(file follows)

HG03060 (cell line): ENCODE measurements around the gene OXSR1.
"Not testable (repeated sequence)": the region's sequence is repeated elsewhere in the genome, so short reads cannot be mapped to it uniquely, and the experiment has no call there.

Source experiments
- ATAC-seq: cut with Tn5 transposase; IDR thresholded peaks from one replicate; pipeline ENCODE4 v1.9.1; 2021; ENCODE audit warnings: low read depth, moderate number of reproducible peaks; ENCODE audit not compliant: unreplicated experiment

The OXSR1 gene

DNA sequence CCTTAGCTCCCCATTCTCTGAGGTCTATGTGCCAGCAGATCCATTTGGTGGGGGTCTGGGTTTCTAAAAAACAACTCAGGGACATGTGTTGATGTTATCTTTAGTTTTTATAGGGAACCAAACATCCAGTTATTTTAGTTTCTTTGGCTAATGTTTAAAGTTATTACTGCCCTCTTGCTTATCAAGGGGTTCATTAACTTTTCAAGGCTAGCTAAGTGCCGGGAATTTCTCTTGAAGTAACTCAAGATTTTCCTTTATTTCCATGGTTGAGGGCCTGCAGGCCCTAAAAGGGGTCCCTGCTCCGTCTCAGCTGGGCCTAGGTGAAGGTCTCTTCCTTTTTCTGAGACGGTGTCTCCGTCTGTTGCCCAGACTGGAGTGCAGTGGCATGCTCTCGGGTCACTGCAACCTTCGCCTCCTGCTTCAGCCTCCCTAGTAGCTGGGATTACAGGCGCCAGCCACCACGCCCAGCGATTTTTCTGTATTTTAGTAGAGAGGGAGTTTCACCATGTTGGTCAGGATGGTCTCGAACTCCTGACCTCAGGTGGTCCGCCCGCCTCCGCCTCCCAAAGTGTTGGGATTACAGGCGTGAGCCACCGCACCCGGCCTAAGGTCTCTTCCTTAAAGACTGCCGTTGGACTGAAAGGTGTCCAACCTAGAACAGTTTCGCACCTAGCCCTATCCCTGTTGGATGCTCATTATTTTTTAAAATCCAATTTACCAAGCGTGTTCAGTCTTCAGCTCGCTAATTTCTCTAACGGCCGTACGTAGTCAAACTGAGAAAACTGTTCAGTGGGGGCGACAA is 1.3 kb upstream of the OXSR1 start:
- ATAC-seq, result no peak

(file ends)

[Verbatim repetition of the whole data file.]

HG03060 (cell line): ENCODE measurements around the gene OXSR1.
"Not testable (repeated sequence)": the region's sequence is repeated elsewhere in the genome, so short reads cannot be mapped to it uniquely, and the experiment has no call there.

Source experiments
- ATAC-seq: cut with Tn5 transposase; IDR thresholded peaks from one replicate; pipeline ENCODE4 v1.9.1; 2021; ENCODE audit warnings: low read depth, moderate number of reproducible peaks; ENCODE audit not compliant: unreplicated experiment

The OXSR1 gene

DNA sequence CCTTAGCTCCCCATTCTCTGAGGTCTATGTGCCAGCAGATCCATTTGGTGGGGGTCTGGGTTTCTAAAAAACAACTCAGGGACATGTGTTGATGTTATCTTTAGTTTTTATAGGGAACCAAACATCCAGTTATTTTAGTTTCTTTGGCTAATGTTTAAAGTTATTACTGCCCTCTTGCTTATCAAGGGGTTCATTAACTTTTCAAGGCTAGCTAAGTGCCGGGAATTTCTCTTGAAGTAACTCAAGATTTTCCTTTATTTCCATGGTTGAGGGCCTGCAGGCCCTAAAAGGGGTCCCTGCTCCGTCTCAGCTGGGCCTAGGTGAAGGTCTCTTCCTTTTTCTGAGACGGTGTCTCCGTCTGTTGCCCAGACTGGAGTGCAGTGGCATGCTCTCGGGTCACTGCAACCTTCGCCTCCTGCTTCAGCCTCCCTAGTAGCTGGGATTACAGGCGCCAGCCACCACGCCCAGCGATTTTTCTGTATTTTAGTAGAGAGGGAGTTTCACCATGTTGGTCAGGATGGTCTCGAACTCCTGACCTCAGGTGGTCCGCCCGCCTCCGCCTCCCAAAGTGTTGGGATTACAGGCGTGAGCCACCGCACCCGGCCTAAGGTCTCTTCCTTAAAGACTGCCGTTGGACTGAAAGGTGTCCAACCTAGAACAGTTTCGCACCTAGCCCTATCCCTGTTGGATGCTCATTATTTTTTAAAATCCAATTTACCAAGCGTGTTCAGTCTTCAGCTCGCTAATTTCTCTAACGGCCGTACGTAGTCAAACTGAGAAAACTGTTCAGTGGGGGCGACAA is 1.3 kb upstream of the OXSR1 start:
- ATAC-seq, result no peak